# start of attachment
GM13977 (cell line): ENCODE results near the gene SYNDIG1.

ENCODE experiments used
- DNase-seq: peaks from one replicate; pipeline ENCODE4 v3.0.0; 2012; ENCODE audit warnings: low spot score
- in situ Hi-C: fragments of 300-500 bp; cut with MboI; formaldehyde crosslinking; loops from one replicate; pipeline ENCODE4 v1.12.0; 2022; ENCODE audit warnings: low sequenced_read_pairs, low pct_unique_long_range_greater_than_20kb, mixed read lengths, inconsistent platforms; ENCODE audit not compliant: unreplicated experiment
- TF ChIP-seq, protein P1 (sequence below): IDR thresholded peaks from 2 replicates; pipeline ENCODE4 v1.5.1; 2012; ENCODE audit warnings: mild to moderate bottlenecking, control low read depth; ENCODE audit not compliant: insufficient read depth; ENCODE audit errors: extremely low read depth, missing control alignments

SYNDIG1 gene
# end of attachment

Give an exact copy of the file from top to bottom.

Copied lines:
GM13977 (cell line): ENCODE results near the gene SYNDIG1.

ENCODE experiments used
- DNase-seq: peaks from one replicate; pipeline ENCODE4 v3.0.0; 2012; ENCODE audit warnings: low spot score
- in situ Hi-C: fragments of 300-500 bp; cut with MboI; formaldehyde crosslinking; loops from one replicate; pipeline ENCODE4 v1.12.0; 2022; ENCODE audit warnings: low sequenced_read_pairs, low pct_unique_long_range_greater_than_20kb, mixed read lengths, inconsistent platforms; ENCODE audit not compliant: unreplicated experiment
- TF ChIP-seq, protein P1 (sequence below): IDR thresholded peaks from 2 replicates; pipeline ENCODE4 v1.5.1; 2012; ENCODE audit warnings: mild to moderate bottlenecking, control low read depth; ENCODE audit not compliant: insufficient read depth; ENCODE audit errors: extremely low read depth, missing control alignments

SYNDIG1 gene